People with respiratory issues and pre-existing conditions such as heart issues are advised to limit outdoor exposure in in the wake of the Rosedale bushfire.
Change of wind directions that created hazy and smoky conditions across Latrobe Valley skies from Monday have concerned people in the area with authorities declaring the bushfire in Rosedale was contained as of Tuesday.
Environment Protection Authority deployed air quality monitors in Sale and Longford to provide the community and emergency service workers with up-to-date information on how smoke coming from the bushfire was affecting air quality.
The EPA said any smoke could be hazardous to health but summer bushfires produced larger amounts of smoke and communities 100 or more kilometres away could be affected.
Latrobe Community Health Service respiratory educator Karyn Thomas said people with heart and lung problems, children up to 14 years of age, the elderly, pregnant women and frail individuals were especially vulnerable to the effects of breathing smoky air.
Ms Thomas said people who are exposed to smoke for prolonged periods were also at risk.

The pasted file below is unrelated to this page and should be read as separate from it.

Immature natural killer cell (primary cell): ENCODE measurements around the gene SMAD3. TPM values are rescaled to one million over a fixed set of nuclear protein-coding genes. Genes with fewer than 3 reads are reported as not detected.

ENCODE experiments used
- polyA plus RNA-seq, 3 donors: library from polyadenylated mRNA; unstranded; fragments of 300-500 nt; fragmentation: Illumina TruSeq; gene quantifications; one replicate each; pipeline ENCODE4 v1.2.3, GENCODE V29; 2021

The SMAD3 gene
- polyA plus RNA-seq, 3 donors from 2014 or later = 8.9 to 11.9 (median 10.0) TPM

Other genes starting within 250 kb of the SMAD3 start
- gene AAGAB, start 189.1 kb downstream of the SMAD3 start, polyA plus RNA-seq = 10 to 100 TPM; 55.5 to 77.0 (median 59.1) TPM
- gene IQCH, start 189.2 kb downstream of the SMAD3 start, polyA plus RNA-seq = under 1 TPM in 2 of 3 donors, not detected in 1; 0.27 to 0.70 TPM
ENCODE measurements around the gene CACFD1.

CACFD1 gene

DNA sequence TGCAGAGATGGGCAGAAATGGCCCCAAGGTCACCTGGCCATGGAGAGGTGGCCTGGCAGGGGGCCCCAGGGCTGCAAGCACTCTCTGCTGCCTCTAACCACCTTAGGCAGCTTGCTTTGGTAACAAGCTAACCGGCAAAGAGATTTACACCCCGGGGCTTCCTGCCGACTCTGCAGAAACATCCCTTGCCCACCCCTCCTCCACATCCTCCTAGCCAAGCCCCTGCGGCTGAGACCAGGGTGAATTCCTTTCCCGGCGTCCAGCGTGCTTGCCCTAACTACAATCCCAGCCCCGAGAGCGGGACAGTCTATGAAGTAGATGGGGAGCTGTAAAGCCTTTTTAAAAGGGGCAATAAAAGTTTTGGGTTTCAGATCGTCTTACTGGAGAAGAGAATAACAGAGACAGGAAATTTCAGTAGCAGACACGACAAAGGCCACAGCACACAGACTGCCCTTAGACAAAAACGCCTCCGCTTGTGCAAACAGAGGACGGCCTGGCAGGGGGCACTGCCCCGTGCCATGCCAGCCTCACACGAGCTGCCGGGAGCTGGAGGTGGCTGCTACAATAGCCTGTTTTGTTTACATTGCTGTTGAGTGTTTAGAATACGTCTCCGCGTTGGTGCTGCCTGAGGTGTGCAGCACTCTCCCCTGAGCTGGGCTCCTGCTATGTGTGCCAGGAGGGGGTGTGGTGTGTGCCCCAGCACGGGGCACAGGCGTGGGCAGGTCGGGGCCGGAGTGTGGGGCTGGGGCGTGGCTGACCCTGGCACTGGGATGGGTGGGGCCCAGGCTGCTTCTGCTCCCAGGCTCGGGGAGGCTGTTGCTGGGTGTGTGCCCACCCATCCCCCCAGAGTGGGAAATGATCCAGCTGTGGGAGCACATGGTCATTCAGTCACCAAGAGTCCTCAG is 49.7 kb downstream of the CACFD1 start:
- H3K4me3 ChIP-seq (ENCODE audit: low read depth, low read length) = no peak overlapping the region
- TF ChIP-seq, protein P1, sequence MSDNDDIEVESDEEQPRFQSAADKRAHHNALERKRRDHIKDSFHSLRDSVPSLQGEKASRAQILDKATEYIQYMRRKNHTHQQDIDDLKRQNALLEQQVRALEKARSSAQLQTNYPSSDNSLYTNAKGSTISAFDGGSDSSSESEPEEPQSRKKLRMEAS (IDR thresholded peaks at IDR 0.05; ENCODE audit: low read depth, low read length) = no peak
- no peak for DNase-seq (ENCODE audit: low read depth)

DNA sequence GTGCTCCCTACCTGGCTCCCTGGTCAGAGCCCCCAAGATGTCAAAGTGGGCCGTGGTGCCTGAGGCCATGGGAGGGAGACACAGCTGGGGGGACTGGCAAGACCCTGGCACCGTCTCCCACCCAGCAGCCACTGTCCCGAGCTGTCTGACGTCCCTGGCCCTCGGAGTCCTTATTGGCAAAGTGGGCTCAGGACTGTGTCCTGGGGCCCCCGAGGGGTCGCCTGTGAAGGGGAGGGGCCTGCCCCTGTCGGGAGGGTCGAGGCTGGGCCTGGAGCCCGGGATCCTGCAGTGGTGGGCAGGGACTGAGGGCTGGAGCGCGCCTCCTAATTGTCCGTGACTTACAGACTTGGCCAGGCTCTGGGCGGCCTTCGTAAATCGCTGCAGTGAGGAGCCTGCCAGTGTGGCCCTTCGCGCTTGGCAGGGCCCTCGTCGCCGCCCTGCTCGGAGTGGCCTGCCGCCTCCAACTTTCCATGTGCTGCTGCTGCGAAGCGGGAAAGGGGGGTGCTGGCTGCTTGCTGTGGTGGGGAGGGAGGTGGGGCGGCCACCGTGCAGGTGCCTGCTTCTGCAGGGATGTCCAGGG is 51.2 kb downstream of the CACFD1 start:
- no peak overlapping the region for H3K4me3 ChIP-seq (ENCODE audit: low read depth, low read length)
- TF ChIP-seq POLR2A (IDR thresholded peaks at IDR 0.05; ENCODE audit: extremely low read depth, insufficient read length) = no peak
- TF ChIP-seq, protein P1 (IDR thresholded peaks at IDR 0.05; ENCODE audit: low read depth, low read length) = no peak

Difficulty in breathing, coughing, wheezing, chest tightness, fatigue and watery eyes are some of the symptoms of exposure to bushfire smoke.
She advised at-risk individuals to stay indoors as much as possible to reduce their exposure to smoky conditions.
“You can protect yourself from smoke-related health impacts by reducing or stopping physical activity outside, taking your prescribed medication as normal, avoiding the bushfire and areas affected by smoke, staying inside with doors and windows closed and operating your air conditioner with the recirculate/reuse mode on or turning your air conditioner off if that option isn’t available,” she said.
She said those with conditions such as asthma must keep taking their medication and follow their personalised asthma treatment plan and know how to apply first aid or be with someone who does.
“If their breathing, wheezing or chest tightness does not improve when they enact their action plan and follow asthma first aid, call triple-zero. It’s important to continue to administer reliever medication via a spacer until the ambulance arrives – four breaths, four puffs every four minutes,” Ms Thomas said.